N6376m From , joined Dec 1969, posts, RR: Posted (10 years 4 months 5 days 23 hours ago) and read 3756 times:
Could someone please provide some information on the following question:
Assume that a pilot is schedule to fly from MIA to JFK and back on day. MIA flight is scheduled to leave at 8:00 AM and arrive at 10:30AM. Return leg is schedule to depart JFK at 12 noon and arrive at 2:30 PM.
Assume that weather or mechanical problems delay the departure of the return leg until 2PM so the flight arrives at 4:30PM. (Would the reason for the delay matter?)
I assume that the pilots need to show up at the operations center about an hour to an hour and a half before their first flight and spend some time at operations after their flight.
Let's use a pay rate of $100/hr for the pilot.
How would the pilot's pay for the day be calculated? Do they earn their $100/hr from 6:30AM to 4:30PM?
M717 From United States of America, joined Dec 2002, 608 posts, RR: 5 Reply 3, posted (10 years 4 months 5 days 21 hours ago) and read 3638 times:
Here in the US, most pilots are paid for block time (taxi out until taxi in) with a minimum daily pay, certain minimum pay for time away from base, or minimum pay in relation to hours on duty. There is also usually a minimum monthly guarantee, such as 70 hours.
Most companies also have a "scheduled or actual, whichever is greater" clause, so that if airborne delays are encountered, you are paid for that. For example, the flight is scheduled for 2 hours block time, but there was holding in effect upon arrival at your destination, so tha actual block time was 2:20. You would be paid for 2 hours and 20 minutes.
In your example above, the departure delay would not result in any extra pay unless it somehow affected the "duty rig", which is a minimum pay for time on duty. For example, our company pays a minimum of one hour of pay for every 2.5 hours of duty. So, if you are scheduled for a 10 hour duty day, you get a minimum of 4 hours pay. Also, most companies pay for cancelled flight.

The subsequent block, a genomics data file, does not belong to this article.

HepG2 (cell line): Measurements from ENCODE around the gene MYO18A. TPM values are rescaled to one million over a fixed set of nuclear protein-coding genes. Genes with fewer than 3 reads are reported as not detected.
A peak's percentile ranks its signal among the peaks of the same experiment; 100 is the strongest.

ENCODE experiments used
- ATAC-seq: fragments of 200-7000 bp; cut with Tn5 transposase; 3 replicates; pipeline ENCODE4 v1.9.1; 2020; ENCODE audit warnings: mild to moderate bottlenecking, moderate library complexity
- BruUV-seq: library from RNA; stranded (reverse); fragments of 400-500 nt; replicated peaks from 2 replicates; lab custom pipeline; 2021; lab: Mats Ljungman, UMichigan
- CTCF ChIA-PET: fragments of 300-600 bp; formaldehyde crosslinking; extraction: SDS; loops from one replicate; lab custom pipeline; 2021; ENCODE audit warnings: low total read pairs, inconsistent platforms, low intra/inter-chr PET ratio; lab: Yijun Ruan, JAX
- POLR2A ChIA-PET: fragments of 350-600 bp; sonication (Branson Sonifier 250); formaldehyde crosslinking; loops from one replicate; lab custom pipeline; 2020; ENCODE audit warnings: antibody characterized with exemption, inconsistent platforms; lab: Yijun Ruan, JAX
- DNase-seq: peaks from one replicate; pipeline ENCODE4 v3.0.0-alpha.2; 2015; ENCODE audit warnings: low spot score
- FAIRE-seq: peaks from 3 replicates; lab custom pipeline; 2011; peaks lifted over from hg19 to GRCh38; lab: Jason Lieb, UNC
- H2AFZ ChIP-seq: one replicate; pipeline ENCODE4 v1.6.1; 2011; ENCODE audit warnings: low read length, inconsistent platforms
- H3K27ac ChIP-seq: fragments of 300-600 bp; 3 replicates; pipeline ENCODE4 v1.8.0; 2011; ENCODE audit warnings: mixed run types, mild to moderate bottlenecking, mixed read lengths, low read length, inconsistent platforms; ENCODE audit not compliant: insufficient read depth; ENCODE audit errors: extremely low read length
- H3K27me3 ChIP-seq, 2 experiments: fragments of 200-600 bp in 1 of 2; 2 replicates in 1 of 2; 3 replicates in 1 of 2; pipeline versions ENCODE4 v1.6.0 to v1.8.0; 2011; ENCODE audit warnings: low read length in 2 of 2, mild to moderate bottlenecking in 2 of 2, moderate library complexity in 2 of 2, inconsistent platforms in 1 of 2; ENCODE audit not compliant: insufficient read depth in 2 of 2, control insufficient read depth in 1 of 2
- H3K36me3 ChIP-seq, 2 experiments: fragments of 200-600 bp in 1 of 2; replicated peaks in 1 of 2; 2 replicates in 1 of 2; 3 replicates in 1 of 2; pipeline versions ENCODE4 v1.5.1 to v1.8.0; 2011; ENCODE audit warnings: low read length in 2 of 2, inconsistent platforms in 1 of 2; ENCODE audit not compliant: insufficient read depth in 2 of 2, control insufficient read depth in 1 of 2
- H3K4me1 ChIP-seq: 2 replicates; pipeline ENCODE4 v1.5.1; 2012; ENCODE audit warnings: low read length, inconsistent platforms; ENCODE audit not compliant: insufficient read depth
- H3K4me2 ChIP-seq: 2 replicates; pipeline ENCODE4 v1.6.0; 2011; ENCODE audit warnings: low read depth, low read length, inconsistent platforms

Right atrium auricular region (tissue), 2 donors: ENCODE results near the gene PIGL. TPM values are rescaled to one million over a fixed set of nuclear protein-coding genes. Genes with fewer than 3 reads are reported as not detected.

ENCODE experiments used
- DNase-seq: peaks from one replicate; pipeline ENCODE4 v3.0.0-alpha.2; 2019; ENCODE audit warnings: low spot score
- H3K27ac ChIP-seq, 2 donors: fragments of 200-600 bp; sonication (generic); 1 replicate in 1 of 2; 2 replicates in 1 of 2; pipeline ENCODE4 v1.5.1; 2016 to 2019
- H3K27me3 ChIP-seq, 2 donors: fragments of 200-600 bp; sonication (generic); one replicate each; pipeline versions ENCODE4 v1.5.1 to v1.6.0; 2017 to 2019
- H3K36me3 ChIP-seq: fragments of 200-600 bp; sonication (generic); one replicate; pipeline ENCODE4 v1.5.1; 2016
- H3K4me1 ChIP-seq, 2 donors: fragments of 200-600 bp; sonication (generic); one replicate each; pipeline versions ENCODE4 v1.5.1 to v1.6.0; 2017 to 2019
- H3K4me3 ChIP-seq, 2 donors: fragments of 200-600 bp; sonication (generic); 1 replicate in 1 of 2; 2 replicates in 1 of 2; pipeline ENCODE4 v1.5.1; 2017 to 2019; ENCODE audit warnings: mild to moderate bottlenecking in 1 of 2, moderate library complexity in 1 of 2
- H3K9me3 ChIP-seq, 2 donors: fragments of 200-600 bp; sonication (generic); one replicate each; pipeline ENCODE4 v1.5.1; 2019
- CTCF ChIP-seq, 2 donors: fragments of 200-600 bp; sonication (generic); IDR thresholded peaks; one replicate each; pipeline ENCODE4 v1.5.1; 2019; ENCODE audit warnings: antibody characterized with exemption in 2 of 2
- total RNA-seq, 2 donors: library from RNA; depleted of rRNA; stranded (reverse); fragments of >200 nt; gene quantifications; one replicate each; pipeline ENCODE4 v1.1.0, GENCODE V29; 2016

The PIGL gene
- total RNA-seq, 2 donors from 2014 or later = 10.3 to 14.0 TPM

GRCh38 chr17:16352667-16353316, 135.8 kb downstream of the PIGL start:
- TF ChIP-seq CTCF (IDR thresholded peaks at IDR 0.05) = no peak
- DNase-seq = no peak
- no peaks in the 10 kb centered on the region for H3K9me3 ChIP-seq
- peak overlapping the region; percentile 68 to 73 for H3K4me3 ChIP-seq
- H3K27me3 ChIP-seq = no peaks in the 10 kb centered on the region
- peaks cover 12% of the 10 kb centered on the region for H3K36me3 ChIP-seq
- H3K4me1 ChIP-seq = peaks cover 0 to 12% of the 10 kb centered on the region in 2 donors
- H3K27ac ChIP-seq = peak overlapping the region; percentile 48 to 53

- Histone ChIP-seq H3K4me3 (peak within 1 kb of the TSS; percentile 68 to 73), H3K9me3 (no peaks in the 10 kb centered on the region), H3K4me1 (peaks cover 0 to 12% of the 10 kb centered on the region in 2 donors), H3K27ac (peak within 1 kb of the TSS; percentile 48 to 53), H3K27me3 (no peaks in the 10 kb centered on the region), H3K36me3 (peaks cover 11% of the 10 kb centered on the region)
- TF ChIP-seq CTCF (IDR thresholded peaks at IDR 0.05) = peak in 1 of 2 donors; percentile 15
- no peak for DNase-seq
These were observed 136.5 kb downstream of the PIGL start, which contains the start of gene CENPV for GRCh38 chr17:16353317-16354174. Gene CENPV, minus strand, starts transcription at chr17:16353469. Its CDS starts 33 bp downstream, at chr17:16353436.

Even though the formulas are sometimes complicated, usually you are only getting the $100/hr (as in your example) for the time you are actually flying. Not the entire time you are on duty. The only money you get for your entire time on duty is per diem, which at our company is $1.75/hr. So, cancidas is incorrect (at least at most US airlines) in assuming that you are getting paid whether you are flying or not, unless the $1.75 per diem is considered "getting paid". It is actually meant as meal expense reimbursement.
N6376m From , joined Dec 1969, posts, RR: Reply 6, posted (10 years 4 months 5 days 19 hours ago) and read 3550 times:
Thanks for the info M717. One point of clarification, does the greater of actual or scheduled then mean that they aren't "on the clock" so to speak for the hour of prep work they need to do before their flight?
M717 From United States of America, joined Dec 2002, 608 posts, RR: 5 Reply 7, posted (10 years 4 months 5 days 19 hours ago) and read 3545 times:
That is correct, the hour of prep work is not "on the clock", so to speak. It is for per diem purposes, and for calculating the duty and trip "rigs", which I explained earlier, but for straight hourly pay purposes, the clock starts at block out (or all doors closed ready for push/taxi).